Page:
Your advice for aspiring writers? Well, as I am still in the beginning of my own journey in publishing, I can only offer this: Don't be too much in a hurry, take your time and do every detail with perfection and care, follow what your inner Sense tells you in terms of what direction to take - to self-publish or to find a publisher, to do a print book or an E-book or both. And just keep at it, be creative in all aspects of the work - the writing, the design and layout, the marketing, with everything…and reach out to everyone to make the connections that can slowly grow and help build a network of people who want to read what you have to say.
Noel is the first poetry writer to be featured here. We look forward to his books in 2014!
Okay, month two on this - The focus was on language and messaging, the importance of communication. I cant share much more than that and face the wrath of Chris! But if you want to check it out then feel free to click here and sign up! (I do earn a small commission on that). A lot of interesting pointers, definitely actionable, some stuff I knew and some I knew but did not pay attention to so I am going to work on this and see if they really bring about a difference in business. What I like about this course is:
1. He uses little snippets from other books and resources so you can add to your reading list and learn more from that source if you are so inclined.
2. He shares stories of other business owners and how they did what they did to be successful.
3. He has a feedback form that you can mail in on at any time should you have a question. And he responds to ya, I know from experience :)
Let's do this together, shall we?
Angela McKeller, 37, is an Author, Writer and Recipe Developer with her company, Jella Enterprises, LLC. Born in Augusta, GA and residing in Decatur, GA, she has a BA in Spanish from State University of West Georgia (2001). Angela currently lives in Liege, Belgium, with her partner, Shiva, French bulldog, Kosmo, and English bulldog, Butch. Read more about Angela and her work on her Website and Blog or connect with Angela on Facebook, Twitter and LinkedIn.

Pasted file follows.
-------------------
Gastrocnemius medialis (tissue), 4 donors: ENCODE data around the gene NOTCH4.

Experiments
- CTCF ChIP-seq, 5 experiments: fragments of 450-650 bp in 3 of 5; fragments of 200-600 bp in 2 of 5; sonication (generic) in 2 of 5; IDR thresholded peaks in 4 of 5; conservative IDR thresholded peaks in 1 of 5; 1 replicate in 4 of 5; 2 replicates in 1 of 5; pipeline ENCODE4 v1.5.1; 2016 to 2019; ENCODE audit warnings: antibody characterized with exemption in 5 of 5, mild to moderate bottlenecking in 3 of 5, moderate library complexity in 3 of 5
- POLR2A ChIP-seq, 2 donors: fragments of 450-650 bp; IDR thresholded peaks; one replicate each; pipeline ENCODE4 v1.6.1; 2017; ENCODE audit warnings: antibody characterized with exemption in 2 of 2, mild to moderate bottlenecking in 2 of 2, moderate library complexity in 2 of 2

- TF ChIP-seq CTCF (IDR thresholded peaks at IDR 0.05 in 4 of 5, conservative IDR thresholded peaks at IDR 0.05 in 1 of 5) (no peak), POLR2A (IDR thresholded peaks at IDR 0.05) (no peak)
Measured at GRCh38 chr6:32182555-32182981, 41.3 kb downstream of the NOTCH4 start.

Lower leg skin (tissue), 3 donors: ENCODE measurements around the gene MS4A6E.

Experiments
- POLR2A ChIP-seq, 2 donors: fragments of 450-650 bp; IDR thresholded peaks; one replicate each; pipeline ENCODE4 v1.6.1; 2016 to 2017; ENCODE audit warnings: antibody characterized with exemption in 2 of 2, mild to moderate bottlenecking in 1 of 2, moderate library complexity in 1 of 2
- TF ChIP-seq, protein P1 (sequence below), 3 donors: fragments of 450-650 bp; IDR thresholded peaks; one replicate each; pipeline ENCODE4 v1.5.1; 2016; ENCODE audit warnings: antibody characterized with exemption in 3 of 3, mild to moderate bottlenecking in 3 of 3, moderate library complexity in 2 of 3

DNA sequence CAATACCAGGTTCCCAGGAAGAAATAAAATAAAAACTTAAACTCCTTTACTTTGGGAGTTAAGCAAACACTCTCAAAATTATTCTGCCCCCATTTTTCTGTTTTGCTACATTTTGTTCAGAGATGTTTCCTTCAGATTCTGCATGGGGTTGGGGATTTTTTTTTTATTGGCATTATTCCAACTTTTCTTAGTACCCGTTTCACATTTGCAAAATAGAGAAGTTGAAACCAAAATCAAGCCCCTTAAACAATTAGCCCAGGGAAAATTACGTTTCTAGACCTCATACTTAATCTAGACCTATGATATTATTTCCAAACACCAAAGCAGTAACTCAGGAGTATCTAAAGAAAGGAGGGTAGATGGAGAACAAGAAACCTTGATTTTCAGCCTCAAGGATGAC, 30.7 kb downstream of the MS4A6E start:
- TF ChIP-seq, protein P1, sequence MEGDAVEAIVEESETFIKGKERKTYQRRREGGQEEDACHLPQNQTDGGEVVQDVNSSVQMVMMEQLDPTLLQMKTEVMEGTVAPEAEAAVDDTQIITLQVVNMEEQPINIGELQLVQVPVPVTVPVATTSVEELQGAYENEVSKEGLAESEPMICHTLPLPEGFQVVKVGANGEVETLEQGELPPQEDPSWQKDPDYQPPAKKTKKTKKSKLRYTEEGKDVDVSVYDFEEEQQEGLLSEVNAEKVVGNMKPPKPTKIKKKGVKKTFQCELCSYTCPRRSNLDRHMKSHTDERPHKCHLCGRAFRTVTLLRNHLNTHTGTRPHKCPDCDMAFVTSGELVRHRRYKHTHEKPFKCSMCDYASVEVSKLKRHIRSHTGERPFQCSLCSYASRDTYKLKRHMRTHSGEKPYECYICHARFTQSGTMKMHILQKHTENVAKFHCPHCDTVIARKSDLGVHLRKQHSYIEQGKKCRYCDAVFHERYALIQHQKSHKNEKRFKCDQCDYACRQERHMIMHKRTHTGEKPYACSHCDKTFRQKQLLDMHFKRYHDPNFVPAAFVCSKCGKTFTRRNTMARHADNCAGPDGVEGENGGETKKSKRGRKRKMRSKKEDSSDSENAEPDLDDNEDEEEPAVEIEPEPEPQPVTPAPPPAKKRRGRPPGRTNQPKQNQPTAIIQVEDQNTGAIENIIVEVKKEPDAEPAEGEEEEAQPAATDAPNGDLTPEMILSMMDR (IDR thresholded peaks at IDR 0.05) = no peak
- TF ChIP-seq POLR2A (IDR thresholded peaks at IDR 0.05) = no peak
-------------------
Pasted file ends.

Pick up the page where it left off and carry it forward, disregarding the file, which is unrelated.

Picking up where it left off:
Let’s start from where it all began! I began working from home six years ago when Time Magazine profiled YouTube as a growing phenomenon. I thought, “Now that's interesting. The internet is making people famous. I can do that!” Working from home was a necessity because I had become chronically ill, and I needed something that was going to generate income while giving me the space to heal. I did not have a business plan. It was an intuitive process. I created videos on YouTube and then people asked for a cookbook. I created a cookbook and then it didn't sell. Over time, I shifted to a gluten-free diet for my cystic acne and created a new book to reflect my new path.
Obstacles and benefits: Finding my niche! When I first began, I was trying to reach everyone. I later created an avatar of myself, where I asked myself what was important, and I began by asking myself some tough questions. Then when I really honed in on what would help me develop personally, that's what I began creating - what excited me and made a difference in my own life. Suddenly, my market was there. I experienced balance in my life, because I was creating what I needed, rather than focusing on what others needed. I achieved peace not only because I was creating it for myself, but also because the people around me were finding peace through my work. I also experienced freedom. I live by my schedule rather than someone else's schedule and it feels great!
Financial, emotional and social aspects: Financially, I did horrible at first! As I went on, I redefined what ‘rich’ means and while I make plenty of money now, it's not the money that matters to me. It's the richness in experiences and the experiences that others share with me and how amazing it feels to help others create what they want in their lives - be it happiness, a great meal, or a creative new path to freedom! Emotionally, it was a roller coaster in the beginning. I was invited to be on Paula Deen's show on The Food Network, to be a guest on "Carolina Kitchen" and later on PBS with Chef Marvin Woods' "Georgia Cooks" and while the publicity is great fun, it doesn't pay the bills! Socially, I excelled. That is the wonderful thing about being in business for yourself. You have a great excuse to get out and meet new people. Get out there, talk, and don't be afraid to tell others how great your new venture is! I found that when I shared what was working for me rather than the services I hoped they would buy, people were intrigued by my authentic peace and happiness and they would share my story with others.